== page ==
The ICNA has had a series of conventions with the MAS, the most recent of which was the May 23/25 2015 40th annual ICNA-MAS convention in Baltimore MD.[ii] The 2015 conference featured speakers such as Siraj Wahhaj,[iii] “unindicted person who may be alleged as co-conspirators” in the 1993 World Trade Center bombing.[iv] The annual conventions of the ICNA/MAS has also featured (in)famous speakers such as Anwar al-Awlaki (ICNA/MAS 2002), who was a recruiter and motivator for terrorist groups who died in a drone strike ordered by President Obama in Yemen in 2011.[v]
The ICNA Sisters, Zunera Ishaq’s employer, is a spin-off group of the Muslim Student Association, which itself is a Muslim Brotherhood founded group and has been a centre for extremist Islam in Canada and the USA. The ICNA was founded by a number of South Asian members who had been involved with the Jamaat E Islami in their home countries and later formed Islamic study circles in Montreal. These study circles would eventually become the ICNA and its “Sisters Wing” group.[vi]
The ICNA is also part of a larger group which has been attempting to infiltrate Liberal Party of Canada.[vii] This was reported in 2014 as:
“Major Islamic groups in Canada like the Islamic Society of North America (ISNA), the Islamic Circle of North America (ICNA), the National Council of Canadian-Muslims formerly the Canadian affiliate of the Council on American-Islamic Relations (CAIR) and others are full of members linked to the Muslim Brotherhood, its Jamaat-e-Islami sister group and their ideology.”
Has the Liberal Party of Canada been Infiltrated by Extremist Candidates? It would appear that is has. In addition to those who have successfully achieved nomination status, others have failed such as AQ Mufti, an ICNA official, who was a Liberal Party nominee competitor for the federal riding of Mississauga-Streetsville.[viii]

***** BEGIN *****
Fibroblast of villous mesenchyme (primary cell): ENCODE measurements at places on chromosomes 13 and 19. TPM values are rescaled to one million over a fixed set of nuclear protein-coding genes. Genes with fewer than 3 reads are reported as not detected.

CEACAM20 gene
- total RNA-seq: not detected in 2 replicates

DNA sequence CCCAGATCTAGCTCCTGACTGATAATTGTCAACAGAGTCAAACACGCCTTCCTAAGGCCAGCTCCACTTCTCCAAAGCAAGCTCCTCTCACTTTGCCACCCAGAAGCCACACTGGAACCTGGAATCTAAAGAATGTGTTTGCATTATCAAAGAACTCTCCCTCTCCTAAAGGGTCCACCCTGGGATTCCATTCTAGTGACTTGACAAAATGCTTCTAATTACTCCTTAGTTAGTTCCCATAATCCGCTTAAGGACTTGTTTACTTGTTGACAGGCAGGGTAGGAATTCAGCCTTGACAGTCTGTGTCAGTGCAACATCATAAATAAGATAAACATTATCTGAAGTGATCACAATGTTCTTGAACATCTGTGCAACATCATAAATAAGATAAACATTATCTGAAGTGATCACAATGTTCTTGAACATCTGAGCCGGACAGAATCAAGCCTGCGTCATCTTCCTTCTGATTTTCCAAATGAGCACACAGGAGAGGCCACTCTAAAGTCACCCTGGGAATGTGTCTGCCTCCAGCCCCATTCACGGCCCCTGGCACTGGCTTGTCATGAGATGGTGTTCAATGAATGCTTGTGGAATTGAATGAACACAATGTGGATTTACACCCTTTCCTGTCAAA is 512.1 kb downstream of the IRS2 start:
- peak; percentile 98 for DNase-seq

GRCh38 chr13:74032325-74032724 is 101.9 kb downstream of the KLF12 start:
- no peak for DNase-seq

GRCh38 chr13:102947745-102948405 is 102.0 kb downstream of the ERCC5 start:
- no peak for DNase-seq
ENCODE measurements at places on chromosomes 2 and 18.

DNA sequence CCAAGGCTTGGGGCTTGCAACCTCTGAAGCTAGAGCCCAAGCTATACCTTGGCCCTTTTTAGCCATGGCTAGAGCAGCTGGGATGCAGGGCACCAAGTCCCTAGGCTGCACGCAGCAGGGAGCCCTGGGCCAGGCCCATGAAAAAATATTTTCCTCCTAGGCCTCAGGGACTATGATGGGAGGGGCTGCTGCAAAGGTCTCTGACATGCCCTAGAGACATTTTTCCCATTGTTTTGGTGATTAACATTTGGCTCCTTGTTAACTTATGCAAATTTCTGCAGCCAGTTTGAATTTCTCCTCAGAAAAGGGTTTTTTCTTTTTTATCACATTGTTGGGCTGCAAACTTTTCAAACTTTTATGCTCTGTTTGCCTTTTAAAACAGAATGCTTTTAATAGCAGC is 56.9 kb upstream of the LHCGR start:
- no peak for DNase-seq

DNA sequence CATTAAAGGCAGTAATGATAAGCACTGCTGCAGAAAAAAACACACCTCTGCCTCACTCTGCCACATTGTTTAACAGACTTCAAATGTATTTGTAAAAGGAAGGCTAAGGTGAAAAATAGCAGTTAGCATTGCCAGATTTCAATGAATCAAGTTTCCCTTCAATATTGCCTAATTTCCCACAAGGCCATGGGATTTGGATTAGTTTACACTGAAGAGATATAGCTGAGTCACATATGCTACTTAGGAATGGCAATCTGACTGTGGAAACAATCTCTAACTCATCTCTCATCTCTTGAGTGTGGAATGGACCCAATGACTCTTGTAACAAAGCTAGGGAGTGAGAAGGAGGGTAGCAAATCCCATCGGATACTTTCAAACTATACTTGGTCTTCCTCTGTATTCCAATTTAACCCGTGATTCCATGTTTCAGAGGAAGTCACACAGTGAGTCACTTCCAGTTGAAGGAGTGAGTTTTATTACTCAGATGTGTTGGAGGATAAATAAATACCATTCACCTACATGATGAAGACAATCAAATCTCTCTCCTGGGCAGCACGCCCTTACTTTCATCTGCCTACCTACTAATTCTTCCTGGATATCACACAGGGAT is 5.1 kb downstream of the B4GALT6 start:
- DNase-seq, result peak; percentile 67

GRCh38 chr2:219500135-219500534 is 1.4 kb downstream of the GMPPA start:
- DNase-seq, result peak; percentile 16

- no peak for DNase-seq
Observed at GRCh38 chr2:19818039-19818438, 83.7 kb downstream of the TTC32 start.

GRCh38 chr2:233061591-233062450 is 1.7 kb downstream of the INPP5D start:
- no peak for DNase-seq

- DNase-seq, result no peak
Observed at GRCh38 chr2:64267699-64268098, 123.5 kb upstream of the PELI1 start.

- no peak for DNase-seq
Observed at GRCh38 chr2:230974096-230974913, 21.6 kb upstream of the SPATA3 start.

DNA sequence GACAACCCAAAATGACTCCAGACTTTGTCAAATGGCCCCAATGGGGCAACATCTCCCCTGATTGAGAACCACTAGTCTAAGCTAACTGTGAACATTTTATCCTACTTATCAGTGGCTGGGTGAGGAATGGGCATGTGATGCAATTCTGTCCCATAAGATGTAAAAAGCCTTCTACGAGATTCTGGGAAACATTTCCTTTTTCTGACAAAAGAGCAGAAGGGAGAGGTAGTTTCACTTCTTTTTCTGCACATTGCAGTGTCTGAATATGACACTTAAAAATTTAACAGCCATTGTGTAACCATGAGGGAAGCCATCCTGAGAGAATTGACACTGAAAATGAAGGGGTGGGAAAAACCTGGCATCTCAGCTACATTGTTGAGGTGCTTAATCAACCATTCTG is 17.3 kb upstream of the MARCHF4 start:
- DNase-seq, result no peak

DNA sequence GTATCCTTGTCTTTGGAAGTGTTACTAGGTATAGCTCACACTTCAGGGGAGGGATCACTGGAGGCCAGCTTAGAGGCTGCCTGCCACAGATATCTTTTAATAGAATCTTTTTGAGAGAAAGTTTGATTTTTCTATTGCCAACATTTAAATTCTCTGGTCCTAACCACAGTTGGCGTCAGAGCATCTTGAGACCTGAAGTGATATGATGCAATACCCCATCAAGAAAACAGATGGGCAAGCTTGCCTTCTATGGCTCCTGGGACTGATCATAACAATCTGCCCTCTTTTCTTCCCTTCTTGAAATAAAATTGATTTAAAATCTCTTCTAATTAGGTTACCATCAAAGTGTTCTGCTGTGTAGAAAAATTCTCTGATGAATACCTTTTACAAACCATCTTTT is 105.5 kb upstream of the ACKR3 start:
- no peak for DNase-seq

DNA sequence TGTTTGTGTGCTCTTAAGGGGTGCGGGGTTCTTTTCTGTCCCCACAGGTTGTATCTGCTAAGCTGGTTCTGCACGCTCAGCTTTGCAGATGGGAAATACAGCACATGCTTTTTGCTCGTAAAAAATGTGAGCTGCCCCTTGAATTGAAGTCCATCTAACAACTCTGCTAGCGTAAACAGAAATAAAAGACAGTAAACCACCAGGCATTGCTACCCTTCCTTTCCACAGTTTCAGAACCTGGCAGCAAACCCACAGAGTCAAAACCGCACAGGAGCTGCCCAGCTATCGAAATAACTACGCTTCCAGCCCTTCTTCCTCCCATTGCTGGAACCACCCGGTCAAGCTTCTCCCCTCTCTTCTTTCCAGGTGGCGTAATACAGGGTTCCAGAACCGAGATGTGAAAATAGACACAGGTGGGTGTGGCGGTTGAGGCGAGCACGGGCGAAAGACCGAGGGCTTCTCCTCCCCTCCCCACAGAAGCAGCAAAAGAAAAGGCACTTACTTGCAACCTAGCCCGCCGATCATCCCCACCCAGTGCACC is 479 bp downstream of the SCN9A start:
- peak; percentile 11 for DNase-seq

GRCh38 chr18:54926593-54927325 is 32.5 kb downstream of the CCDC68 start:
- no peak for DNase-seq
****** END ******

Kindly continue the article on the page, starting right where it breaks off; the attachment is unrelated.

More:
The ICNA’s convention partner, the MAS, largely operates in the USA. The MAS has been listed as a terrorist entity by the United Arab Emirates.
The Niqab Debate
The niqab debate is not about religious choice, as nothing in Islam actually requires wearing a niqab. It is about civilization jihad and imposing extremist Islamicist values on Canadians. The niqab is the uniform of militant Islam.
All of the groups noted in this article (ISNA, ICNA, MAS[xi], Jamaat E Islami, CAIR/NCCM) have one thing in common: they are front or proxy groups for the Muslim Brotherhood.
The Muslim Brotherhood in North America has made its mission clear. That mission is civilization jihad. On page seven of their 1991 explanatory memo, the Muslim Brotherhood stated:
The process of settlement is a ‘Civilization-Jihadist Process’ with all the word means. The Muslim Brotherhood must understand that their work in America is a kind of grand jihad in eliminating and destroying the Western civilization from within and ‘sabotaging’ its miserable house by their hands and the hands of the believers…”[xii]
“[W]e must possess a mastery of the art of ‘coalitions’, the art of ‘absorption’ and the principles of ‘cooperation.’”
Ms. Ishaq also shows on her Facebook page that she is a member of the Jamaat-e-Islami Facebook group. The Jamaat E Islami, the ideological sister group of the Muslim Brotherhood, was founded by Sayyid Abul Ala al-Maududi. His view, according to his own book, is that:
“Islam wishes to destroy all States and Governments anywhere on the face of the earthwhich are opposed to the ideology and programme of Islam regardless of the country or the Nation which rules it.”
Ms Ishaq’s court victory is not about rights for women. Rather, it is about extremist Islam in Canada and those who support importing the ideology of the Muslim Brotherhood and other extremist groups.
[vi] See The South Asian religious diaspora in Britain, Canada, and the United States,Harold G. Coward, John R. Hinnells, Raymond Brady Williams, SUNY Press, 2000, ISBN 0-7914-4509-7. See also Yvonne Yazbeck Haddad, Jane I. Smith, Rowman Altamira (2002). Muslim minorities in the West: visible and invisible. ISBN0-7591-0218-X. See also Afsaneh Najmabadi (2003). Encyclopedia of Women & Islamic Cultures: Family, law, and politics BRILL. ISBN90-04-12818-2.